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Updated: Monday, 14 May 2012, 11:38 PM CDT
Published : Sunday, 13 May 2012, 9:50 PM CDT
AUSTIN (KXAN) - Six years have passed since the day Brad Brown sat in a hospital waiting room, hoping to hear any news of his daughter, Ashley. One by one, crews brought in members of her high school girls soccer team, many badly hurt.
“I waited for Ashley there to find her in whatever shape she was in,” Brown said. “I next saw Ashley at the funeral home.”
A bus carrying the 16-year-old and her Westbrook High teammates from Beaumont to a tournament had skidded off a rainy highway and rolled over just hours before. Ashley and another girl, Alicia Bonura, died that day.
“My daughter left her seat and was killed on impact,” Brown told KXAN in a recent interview.
For Steve Forman, the news was slightly better. His daughter, Allison, was one of those who survived. But she suffered severe injuries.
“She was pinned under the bus,” Forman said. “Her left arm was crushed.”
Out of the tragedy, the two fathers joined other parents to push a law requiring lap-shoulder belts – like the kind in personal vehicles - on all new school buses in Texas.
The very next year after the accident, the state passed the law, which would later go into effect Sept. 1, 2010. The Legislature set aside $10 million to reimburse schools for buying new buses with those belts. Officials estimated that amount would strap in about 70,000 students in about 1,900 buses.
Check out Josh's Political Blog for an in-depth look at that accident and the process behind this investigation.
But the law went on the books just as Texas was facing one of its worst budget shortfalls ever. Gov. Rick Perry, who signed the seat belt bill into law, directed all state agencies to find ways to cut spending. In response, the Texas Education Agency slashed the School Bus Seat Belt Program from $10 million to $2.5 million.
And that meant requiring seat belts on new buses became contingent on state funding. If the money was available, districts could apply for the reimbursement of the seat belt cost only - not the entire cost of the bus.
"The language in the law simply meant that those districts that did not receive the state grant funds were not required to purchase seat belts for new buses," Debbie Ratcliffe, a TEA spokeswoman, told KXAN. "Those that received the state grant were required to comply."
Outfitting buses with belts can be expensive, a challenge for many cash-strapped districts. The Austin Independent School District said a new school bus alone usually costs $60,000 to $70,000. Adding lap-shoulder belts is about $6,500 extra.
Twelve school districts have applied for the money: Academy of Careers & Technologies, Austin ISD, Cleveland ISD, Dayton ISD, Diboll ISD, Pettus ISD, Dallas County, Gause ISD, Houston ISD, Montgomery ISD, North Forest ISD, and South Texas ISD.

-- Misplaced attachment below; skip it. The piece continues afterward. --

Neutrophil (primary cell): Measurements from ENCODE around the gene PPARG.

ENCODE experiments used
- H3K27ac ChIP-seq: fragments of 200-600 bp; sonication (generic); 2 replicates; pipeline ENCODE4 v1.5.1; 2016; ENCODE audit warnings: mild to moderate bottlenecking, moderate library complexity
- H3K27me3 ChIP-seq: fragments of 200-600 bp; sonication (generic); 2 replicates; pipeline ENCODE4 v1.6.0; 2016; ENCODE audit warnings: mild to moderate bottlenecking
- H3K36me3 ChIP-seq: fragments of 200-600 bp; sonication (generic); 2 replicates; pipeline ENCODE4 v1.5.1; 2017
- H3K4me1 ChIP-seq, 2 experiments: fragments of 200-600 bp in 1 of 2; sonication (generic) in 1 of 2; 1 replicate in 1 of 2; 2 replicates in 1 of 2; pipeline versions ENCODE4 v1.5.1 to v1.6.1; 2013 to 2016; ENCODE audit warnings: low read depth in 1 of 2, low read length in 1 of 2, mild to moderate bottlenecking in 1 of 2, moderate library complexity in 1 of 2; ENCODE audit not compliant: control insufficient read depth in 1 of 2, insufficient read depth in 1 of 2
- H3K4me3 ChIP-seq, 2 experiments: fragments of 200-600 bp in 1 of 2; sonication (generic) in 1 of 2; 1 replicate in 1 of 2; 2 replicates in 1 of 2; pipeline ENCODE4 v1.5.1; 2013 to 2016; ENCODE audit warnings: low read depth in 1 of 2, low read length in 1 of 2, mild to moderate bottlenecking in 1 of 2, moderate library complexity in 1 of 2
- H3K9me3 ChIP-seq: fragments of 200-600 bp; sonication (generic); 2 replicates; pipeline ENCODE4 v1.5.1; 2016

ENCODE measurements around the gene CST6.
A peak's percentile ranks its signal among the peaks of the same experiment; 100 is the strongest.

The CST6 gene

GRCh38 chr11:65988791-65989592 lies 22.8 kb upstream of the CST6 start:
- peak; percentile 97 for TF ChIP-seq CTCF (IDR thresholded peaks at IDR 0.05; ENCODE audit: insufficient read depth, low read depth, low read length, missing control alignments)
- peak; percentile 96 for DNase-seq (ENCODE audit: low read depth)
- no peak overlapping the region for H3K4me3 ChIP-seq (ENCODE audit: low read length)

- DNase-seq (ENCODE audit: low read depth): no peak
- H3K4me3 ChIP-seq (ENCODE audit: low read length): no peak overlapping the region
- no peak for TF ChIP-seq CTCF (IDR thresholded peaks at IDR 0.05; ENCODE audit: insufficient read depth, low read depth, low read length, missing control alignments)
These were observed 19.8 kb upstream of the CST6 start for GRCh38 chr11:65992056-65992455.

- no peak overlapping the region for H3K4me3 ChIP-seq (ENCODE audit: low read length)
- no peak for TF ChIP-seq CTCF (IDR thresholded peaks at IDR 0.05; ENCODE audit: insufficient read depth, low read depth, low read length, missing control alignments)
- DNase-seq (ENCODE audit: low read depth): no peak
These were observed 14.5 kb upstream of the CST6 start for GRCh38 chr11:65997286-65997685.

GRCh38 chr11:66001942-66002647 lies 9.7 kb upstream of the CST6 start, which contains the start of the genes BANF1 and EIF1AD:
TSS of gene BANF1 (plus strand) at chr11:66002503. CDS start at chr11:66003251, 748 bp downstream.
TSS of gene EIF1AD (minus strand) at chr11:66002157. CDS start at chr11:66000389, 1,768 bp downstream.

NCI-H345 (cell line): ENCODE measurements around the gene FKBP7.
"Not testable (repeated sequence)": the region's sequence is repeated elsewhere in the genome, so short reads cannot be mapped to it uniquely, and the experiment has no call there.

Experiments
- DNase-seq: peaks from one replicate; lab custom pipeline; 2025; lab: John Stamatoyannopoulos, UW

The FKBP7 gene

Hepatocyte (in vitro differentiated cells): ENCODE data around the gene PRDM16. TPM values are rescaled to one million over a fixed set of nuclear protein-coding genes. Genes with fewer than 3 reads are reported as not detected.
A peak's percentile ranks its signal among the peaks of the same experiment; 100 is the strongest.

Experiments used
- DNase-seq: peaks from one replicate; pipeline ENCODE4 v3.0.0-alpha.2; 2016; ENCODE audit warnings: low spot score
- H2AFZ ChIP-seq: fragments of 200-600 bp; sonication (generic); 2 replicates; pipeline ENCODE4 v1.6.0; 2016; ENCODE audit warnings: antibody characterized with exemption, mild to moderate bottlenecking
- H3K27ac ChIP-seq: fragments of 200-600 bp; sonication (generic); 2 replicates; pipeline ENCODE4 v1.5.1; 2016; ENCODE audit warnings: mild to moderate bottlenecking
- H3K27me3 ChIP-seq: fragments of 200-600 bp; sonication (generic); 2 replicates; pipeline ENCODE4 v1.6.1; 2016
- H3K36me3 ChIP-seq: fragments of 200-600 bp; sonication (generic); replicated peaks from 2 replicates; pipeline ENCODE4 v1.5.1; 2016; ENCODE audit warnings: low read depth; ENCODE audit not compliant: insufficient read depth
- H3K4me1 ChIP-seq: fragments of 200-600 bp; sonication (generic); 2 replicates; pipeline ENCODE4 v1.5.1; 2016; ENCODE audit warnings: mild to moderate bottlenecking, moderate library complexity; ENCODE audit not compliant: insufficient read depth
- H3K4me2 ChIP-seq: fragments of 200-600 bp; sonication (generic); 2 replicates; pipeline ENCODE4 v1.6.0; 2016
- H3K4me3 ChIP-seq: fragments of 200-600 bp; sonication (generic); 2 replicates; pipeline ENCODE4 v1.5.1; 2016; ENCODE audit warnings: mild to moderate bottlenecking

TEA said some withdrew their applications when they learned the money would only reimburse the cost of the seat belts. Other districts did not submit complete paperwork, which TEA noted with descriptions like: “calculations on Sched. 4B incorrect,” “assurances and certifications (not),” “minimal training info,” and “request for bus cost.”
“Some of the applicants did not meet all of the requirements of the program, such as the need for the board to adopt a written policy related to the use of seat belts,” said TEA spokeswoman DeEtta Culbertson.
As a result, only four districts – including the Austin district – received money – a total of $416,582. In the end, $2,083,418 million remained in the fund.
Where the grant money went
Ironically, that total was nearly as much as the amount appropriated by the Legislature to the Texas Transportation Institute - $400,000 - to conduct a feasibility study on the safest and most cost-effective way to implement the program.
TEA moves the money
Ratcliffe said districts were called "so TEA staff could explain why the applications were incomplete or unacceptable."
"This provided them with individualized information so that local leaders could make a decision about whether to update and resubmit their application," she said. "We cannot issue a grant when an incomplete application is submitted."
Two grant cycles were offered in an effort to attract more districts to the program. The first round had an application deadline of Nov. 19, 2010 and the second round had an application deadline of Feb. 28, 20111.
Still, some districts KXAN spoke with were unaware their paperwork was “incomplete,” saying they would have appreciated TEA notifying them in order to submit remaining, necessary documents – and possibly receive funding. TEA has no record of any such notification.
“When you find out why, let me know,” the Montgomery school district transportation director told KXAN.
In the end, TEA then rolled the nearly $2 million of the remaining money allocated for seat belts into an account for programs under the heading
Examples of those priorities included:
“The commissioner reallocated the money to program areas identified in our strategic plan as priorities,” said Culbertson. “Thus the money was used to benefit students and schools in areas of identified need.”